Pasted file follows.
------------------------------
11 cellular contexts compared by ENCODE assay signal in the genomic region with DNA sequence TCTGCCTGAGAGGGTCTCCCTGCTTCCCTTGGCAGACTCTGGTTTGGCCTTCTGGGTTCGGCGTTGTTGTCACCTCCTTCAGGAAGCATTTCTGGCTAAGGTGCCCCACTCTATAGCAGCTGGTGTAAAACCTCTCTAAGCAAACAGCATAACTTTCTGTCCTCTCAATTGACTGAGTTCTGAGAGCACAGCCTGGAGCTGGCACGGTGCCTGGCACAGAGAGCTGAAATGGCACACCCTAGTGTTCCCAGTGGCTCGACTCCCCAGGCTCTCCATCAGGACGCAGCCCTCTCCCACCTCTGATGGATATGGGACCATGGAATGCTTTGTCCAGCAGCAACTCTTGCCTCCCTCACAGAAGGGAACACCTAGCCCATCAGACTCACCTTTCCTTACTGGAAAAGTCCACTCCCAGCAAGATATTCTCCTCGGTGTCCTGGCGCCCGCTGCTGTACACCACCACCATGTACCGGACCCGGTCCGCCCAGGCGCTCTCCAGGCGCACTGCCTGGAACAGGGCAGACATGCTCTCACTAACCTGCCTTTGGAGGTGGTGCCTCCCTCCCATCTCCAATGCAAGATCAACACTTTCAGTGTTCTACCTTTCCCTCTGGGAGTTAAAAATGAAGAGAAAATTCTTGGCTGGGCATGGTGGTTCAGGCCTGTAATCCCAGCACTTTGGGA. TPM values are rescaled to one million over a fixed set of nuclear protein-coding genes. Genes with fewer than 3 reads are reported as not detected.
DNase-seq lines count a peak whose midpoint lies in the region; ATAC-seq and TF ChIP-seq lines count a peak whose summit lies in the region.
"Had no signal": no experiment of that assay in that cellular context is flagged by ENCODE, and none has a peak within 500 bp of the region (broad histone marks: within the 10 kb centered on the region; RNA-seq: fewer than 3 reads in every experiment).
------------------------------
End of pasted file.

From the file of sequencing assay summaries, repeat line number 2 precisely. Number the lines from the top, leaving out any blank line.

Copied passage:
DNase-seq lines count a peak whose midpoint lies in the region; ATAC-seq and TF ChIP-seq lines count a peak whose summit lies in the region.